Ontario has launched a new website intended to make PSE costs, financial aids and resources accessible through a single web portal. The provincial government emphasizes that there are adequate resources for any student to pursue college or university if they would like, and the site aims to connect students and their families to the information they need to make their education happen. The site includes the costs of tuition, books, mandatory fees and annual living expenses; the amount of loans and grants available through OSAP; the amount expected from the student or their family; and a repayment calculator to estimate the future costs of paying back a student loan.  OSAP Access Window | Ontario MTCU news release

US Students Increasingly Favour Urban Campuses

Across the US , rural colleges are dropping their quaint, pastoral images in favour of creating downtown appeal. Expansions are taking place to create shops, eateries and social spots, as well on-campus non-academic housing. These colleges believe that young people are drawn to areas with more life than a country school has to offer; universities also feel that working adults and retirees will be attracted to an updated version of a rural campus. Lack of off-campus social life is often cited as the reason for student drop-outs from rural schools.  New York Times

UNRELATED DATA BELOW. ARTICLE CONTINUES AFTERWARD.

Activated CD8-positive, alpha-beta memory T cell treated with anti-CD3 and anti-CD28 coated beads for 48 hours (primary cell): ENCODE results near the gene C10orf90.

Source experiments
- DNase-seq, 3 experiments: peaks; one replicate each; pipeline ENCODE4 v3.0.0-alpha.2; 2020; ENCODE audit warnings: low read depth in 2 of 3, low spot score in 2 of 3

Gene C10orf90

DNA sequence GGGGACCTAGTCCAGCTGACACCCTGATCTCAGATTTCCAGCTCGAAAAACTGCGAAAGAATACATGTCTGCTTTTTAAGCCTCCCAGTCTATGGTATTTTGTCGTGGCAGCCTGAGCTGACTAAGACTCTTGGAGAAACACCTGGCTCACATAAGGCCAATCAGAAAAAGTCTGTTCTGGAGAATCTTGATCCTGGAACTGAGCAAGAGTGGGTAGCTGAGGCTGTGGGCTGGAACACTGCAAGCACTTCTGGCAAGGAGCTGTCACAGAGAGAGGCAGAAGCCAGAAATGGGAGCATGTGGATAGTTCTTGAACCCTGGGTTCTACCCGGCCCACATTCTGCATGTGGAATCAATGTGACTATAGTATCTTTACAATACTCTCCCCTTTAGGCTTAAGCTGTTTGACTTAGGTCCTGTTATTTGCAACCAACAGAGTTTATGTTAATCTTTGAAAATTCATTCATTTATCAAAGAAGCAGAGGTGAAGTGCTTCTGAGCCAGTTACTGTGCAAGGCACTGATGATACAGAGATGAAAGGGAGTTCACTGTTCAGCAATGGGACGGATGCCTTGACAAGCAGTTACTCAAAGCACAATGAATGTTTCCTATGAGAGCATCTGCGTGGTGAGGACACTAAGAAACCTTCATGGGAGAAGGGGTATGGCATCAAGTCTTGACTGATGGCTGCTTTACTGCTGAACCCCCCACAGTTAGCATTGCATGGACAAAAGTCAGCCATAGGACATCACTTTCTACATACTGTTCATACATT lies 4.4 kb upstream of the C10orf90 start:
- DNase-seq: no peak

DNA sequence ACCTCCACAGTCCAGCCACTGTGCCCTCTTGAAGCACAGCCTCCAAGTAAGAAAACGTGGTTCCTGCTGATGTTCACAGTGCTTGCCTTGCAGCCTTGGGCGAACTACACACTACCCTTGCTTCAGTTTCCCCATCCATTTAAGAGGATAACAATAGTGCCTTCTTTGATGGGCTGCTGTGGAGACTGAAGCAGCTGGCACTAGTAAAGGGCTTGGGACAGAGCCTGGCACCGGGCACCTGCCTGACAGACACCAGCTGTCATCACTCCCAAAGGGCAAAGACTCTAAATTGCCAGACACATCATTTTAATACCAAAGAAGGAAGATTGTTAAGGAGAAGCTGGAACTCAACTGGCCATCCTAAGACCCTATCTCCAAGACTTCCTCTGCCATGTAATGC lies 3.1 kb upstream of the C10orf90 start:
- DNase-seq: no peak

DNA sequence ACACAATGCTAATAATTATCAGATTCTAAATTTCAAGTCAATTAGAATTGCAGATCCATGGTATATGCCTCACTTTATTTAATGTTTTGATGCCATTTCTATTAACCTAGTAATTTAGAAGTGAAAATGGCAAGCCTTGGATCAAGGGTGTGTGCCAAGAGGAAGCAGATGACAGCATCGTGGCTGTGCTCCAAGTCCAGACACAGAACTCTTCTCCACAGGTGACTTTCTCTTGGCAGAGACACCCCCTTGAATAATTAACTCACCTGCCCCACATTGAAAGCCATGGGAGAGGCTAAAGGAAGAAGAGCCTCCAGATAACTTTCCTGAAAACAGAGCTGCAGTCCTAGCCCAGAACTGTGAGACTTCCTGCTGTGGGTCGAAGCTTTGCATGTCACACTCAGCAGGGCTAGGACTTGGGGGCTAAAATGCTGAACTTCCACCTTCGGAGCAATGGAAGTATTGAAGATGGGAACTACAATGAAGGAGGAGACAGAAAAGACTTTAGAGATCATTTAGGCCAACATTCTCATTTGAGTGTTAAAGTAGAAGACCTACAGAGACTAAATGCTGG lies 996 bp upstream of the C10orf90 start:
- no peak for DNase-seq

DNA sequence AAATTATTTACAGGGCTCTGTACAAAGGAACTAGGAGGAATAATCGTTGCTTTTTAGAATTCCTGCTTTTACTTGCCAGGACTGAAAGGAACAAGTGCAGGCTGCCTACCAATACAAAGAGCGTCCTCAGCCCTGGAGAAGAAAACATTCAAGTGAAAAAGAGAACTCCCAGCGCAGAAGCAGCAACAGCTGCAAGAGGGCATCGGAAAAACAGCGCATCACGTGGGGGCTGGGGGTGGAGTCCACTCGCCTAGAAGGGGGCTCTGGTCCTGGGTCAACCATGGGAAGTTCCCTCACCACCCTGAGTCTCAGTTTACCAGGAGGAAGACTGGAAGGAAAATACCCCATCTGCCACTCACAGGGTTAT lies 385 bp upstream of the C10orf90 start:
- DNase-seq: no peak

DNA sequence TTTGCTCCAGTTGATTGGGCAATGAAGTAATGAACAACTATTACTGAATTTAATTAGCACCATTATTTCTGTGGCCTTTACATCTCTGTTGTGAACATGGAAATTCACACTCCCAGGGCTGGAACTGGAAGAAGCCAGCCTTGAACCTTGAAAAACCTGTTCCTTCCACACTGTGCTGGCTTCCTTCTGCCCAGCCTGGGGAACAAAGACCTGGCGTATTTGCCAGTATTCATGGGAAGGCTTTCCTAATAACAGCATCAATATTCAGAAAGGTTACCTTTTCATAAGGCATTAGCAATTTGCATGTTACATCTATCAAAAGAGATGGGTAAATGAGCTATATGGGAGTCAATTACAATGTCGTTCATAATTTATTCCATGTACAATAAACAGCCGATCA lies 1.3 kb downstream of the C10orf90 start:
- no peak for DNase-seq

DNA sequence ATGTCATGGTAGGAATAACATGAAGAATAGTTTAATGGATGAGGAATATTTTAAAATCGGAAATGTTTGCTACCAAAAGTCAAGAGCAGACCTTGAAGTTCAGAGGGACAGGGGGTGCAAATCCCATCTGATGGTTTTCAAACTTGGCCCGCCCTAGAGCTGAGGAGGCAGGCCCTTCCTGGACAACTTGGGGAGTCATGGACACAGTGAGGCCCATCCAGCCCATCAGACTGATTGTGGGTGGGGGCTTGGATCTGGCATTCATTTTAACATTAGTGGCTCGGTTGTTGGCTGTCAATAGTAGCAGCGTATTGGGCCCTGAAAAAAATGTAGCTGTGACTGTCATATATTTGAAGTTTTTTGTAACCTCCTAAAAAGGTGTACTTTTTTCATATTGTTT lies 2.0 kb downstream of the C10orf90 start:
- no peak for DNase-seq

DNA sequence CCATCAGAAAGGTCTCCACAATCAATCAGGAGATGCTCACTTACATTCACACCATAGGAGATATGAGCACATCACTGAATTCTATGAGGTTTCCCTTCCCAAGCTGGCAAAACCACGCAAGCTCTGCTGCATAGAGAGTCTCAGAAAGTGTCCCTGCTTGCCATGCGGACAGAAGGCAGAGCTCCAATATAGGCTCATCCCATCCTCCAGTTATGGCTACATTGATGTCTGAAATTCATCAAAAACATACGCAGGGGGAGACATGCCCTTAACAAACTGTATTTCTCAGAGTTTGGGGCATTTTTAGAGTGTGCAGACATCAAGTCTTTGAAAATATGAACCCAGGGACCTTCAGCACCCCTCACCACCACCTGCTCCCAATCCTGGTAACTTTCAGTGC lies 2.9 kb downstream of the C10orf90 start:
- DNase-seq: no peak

McMaster's Stance on Academic Integrity

In the wake of Maclean's feature article on widespread cheating in Canadian universities, McMaster points to its Office of Academic Integrity (one of the first such offices in Canada when it was established in 2002). Technology has diversified the methods through which students can obtain or share academic products: websites sell essays on virtually any topic, and cell phones can photograph or text message test questions.  McMaster's policy on cheating is to assign a zero to the assignment of a first-time offender, but not to mark the student's academic record until the second offence. The Office of Academic Integrity also recommends staggered essay assignments, where students must submit their work at various stages of completion.  Daily News (McMaster)

YouTube Submission Gets Residence Staff Fired

Five students of Long Island University have been removed from residence staff and will face a disciplinary hearing regarding a video mimicking a terrorist hostage situation. In the video, the mascot of the school's C.W. Post Campus was threatened by masked individuals with Middle Eastern accents. The students are being reprimanded on the grounds that the video was insulting to victims and families of hostage situations, and that student employees serve as role models at the institution. Canadian Press 

Indiana U to Eliminate Physics and Philosophy

Indiana State University has caused upset among its students and faculty with a proposition to eliminate undergraduate degree programs in Physics and Philosophy. The changes are part of an effort to reduce the number of programs at the 11,000 student school from 214 to 150.  Currently, 8,800 students are enrolled in 107 courses, and only 1,800 in the remaining 107. The physics department has 9 undergrad majors and philosophy department has 19.  The current US trend is to invest in physical sciences, so ISU is going counter-trend with this controversial move.  Inside Higher Education